and links are made)
Clear
Manageable
Sequentially valid
(Reductionist - to make
sense of complexity)
Image Courtesy of Google Campus
National Enterprise Context?
Enterprise education requires educators to have the
ability to develop their student’s creativity, innovation,
problem solving and business acumen in addition to
developing attributes like the capacity to cope with
uncertainty, ambiguity and risk. While many of these
are felt to be generic employability skills and
attributes; enterprise education applies and develops
these in situations and contexts that can lead to the
students developing their individual entrepreneurial
capabilities.
Enterprise Educators UK manifesto for the new government of the UK
Key observations?
Gerald Zaltman, a professor at Harvard
Business School, is also a Fellow of the
University’s Interdisciplinary Mind, Brain,
Behaviour Initiative… artificial categorizations
between disciplines “do not reflect how people
actually live their lives”…“the most promising
knowledge frontiers typically exist at the
boundaries between fields rather than at the
fields’ respective cores” (Zaltman, 2003, xii).
Enterprise - key observations?
(In Europe in 2011) “an estimated 150,000
companies with 600,000 jobs may be lost
each year.”
'Business Dynamics: Start-ups, Business Transfers and Bankruptcy' (2011)
http://ec.europa.eu/enterprise/policies/sme/businessenvironment/files/business_dynamics_final_report_en.pdf
Enterprise - key observations?
Narrow definitions of employability as skills…
relate to the ‘gap’ between employers
expectations and what they perceive as
‘receiving’ from the performance of graduates
beginning work. Although the skills identified in
these ‘gaps’ lists have tended to remain
relatively constant in recent years, this is not a
useful measure around which to define
curriculum intervention.
Pegg, A., Waldock, J., Hendy-Isaac, S., Lawton, R. (2012) Pedagogy for
Employability. York: Higher Education Academy
Enterprise - key observations?
“In the current economic crisis, new and
young enterprises represent a key
ingredient in creating a job-rich recovery
in Europe.”
‘Reigniting the entrepreneurial spirit in Europe’ (2012)
COMMUNICATION FROM THE COMMISSION TO THE EUROPEAN
PARLIAMENT, THE COUNCIL, THE EUROPEAN ECONOMIC AND
SOCIAL COMMITTEE AND THE COMMITTEE OF THE REGIONS
ENTREPRENEURSHIP 2020 ACTION PLAN
Enterprise - key observations?
2.2. …and new frontiers: higher
education for entrepreneurship
The role of higher education in
entrepreneurship goes far beyond the
delivery of knowledge to
participating in ecosystems, partnerships
and industrial alliances.
‘Reigniting the entrepreneurial spirit in Europe’ (2012)
COMMUNICATION FROM THE COMMISSION TO THE EUROPEAN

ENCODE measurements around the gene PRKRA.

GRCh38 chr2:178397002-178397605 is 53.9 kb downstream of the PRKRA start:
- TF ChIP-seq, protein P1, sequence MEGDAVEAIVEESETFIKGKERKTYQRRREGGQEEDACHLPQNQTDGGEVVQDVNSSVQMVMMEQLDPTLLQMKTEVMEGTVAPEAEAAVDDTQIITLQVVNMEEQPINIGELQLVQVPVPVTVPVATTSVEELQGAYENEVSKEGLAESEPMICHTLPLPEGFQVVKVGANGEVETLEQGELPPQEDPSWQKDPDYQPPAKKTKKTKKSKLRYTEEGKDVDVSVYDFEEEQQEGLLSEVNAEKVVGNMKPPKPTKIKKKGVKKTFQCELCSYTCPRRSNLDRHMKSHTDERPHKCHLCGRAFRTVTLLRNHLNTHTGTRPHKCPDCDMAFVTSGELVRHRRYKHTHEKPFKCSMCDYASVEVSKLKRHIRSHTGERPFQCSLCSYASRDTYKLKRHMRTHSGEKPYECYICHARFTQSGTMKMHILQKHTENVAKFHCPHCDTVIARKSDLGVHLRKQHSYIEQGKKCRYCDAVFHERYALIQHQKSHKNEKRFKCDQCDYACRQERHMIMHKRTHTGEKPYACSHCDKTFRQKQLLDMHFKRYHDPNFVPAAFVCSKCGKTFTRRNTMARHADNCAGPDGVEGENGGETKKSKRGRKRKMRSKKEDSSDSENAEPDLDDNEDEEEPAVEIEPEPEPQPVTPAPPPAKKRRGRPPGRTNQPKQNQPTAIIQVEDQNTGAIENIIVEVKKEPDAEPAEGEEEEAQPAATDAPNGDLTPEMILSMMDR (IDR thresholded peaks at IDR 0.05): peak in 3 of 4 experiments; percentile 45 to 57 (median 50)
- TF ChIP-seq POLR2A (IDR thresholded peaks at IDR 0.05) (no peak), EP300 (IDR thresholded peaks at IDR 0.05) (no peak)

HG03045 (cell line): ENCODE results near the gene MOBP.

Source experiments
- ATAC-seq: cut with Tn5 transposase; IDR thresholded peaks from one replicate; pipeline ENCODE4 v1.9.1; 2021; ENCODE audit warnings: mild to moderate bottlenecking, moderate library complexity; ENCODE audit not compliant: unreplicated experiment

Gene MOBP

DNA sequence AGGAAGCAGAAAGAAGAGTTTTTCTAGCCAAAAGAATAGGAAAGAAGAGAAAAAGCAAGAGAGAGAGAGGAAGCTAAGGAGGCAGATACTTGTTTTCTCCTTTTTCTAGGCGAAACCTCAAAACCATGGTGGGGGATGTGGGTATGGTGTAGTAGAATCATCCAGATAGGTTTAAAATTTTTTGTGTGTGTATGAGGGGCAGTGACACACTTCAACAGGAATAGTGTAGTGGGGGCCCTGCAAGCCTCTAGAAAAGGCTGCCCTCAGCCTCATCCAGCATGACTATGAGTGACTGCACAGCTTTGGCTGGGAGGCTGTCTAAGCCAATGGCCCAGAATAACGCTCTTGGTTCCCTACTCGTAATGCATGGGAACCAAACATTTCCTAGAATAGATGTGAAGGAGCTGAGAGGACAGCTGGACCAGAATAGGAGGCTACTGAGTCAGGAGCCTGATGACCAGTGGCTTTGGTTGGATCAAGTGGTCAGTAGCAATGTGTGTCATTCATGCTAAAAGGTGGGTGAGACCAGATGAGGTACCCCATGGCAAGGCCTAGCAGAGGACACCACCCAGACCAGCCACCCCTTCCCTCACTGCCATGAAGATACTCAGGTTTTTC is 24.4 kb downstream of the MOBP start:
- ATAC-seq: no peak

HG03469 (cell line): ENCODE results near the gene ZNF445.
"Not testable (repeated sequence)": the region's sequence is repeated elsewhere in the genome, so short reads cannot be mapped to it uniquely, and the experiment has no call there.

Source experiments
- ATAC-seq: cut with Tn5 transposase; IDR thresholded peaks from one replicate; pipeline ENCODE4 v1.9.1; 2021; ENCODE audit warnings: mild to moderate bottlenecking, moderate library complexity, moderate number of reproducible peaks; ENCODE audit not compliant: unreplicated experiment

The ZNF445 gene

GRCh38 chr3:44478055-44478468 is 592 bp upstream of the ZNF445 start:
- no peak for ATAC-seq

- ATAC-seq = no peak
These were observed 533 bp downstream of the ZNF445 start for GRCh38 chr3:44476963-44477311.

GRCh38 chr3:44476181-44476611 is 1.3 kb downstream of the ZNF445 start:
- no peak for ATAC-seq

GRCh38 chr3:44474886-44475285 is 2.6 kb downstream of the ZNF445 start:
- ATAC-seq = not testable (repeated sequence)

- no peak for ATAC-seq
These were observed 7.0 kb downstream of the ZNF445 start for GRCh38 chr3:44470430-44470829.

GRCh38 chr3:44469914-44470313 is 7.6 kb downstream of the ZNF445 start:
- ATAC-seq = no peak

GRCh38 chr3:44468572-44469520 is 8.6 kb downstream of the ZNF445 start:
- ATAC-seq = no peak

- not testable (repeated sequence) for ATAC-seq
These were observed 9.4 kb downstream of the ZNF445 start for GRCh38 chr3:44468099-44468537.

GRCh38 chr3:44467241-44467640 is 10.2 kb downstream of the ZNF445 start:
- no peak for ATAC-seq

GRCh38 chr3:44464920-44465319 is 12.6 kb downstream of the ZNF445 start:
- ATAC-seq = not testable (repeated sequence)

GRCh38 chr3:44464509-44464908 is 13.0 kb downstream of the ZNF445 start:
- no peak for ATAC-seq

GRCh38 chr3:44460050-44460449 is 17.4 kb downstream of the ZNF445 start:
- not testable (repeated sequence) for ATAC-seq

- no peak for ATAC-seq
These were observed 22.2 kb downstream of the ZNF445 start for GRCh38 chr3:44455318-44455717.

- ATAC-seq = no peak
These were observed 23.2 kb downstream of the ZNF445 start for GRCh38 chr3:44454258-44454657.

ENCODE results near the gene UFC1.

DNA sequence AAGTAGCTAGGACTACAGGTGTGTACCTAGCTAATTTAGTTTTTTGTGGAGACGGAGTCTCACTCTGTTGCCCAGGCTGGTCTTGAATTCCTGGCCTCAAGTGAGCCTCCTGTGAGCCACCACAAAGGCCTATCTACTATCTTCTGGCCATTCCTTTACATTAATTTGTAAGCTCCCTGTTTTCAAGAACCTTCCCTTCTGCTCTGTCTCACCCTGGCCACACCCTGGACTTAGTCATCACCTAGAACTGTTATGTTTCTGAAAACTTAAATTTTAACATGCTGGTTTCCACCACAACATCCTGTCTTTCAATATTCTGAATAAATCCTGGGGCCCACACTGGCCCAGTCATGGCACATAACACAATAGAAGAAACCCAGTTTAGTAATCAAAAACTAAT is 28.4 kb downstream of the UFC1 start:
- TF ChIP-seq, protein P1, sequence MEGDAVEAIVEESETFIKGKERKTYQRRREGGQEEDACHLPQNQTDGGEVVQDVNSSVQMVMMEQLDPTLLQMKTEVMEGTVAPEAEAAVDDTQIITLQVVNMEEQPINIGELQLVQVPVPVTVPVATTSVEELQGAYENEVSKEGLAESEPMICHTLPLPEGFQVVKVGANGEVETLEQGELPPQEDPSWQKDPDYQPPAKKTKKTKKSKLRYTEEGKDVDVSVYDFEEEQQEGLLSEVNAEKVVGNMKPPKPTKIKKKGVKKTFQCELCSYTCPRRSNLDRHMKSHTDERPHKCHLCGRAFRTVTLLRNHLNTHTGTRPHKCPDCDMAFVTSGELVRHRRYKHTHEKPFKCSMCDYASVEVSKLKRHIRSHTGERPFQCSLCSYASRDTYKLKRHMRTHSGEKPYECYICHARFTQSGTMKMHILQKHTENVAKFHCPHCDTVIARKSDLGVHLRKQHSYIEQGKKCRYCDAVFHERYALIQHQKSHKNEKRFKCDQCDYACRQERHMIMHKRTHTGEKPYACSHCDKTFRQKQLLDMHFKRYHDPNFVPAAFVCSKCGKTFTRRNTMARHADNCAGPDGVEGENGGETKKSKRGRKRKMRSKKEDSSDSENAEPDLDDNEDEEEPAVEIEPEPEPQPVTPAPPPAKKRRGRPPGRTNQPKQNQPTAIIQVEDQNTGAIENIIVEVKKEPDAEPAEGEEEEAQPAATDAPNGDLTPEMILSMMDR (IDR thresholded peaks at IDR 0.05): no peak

PARLIAMENT, THE COUNCIL, THE EUROPEAN ECONOMIC AND
SOCIAL COMMITTEE AND THE COMMITTEE OF THE REGIONS
ENTREPRENEURSHIP 2020 ACTION PLAN
Wilson said…
I add a further caution in the context of
development of enterprise and entrepreneurship
education in our universities. UK universities have
the highest international reputation for quality...
Assessment approaches in universities focus upon
known schedules and requirements, published in a
student handbook. That is an underpinning
foundation of our quality system. Yet in an
enterprise skills context, this is not a realistic
environment…
Assessment types?
Enterprise skills require responsiveness to
unexpected pressures and tasks; they require
reaction to changing circumstances and disruptive
interventions. These attributes are contrary to the
established framework of assessment processes.
Enterprise skills do not presently lend themselves
to formal assessment methods.
University Business Review – Sir Tim Wilson pp50-51
We cannot use logical ‘implication’ types of
assessment for ‘innovation’ in the curriculum – we
need two I’s
Convergent thinking or Divergent thinking?
Innovation – for example multiple solution
generation, breadth of solution generation,
challenging norms, flexible response
development etc.
Implementation – for example business and
marketing strategies, finance generation,
sustainability, ethics and legal considerations
etc.
Assessment types?
Consider the concept of ‘glorious failures’… “a
form of assessment where the learning is
rewarded if the process is correct, even if the
outcome is lacking”
Penaluna, A and K Penaluna (2009) ‘Assessing creativity: drawing from the experience of the
UK’s creative design educators’, Education + Training, 51 (8/9) 718-732.
Brain functionality / cortex’s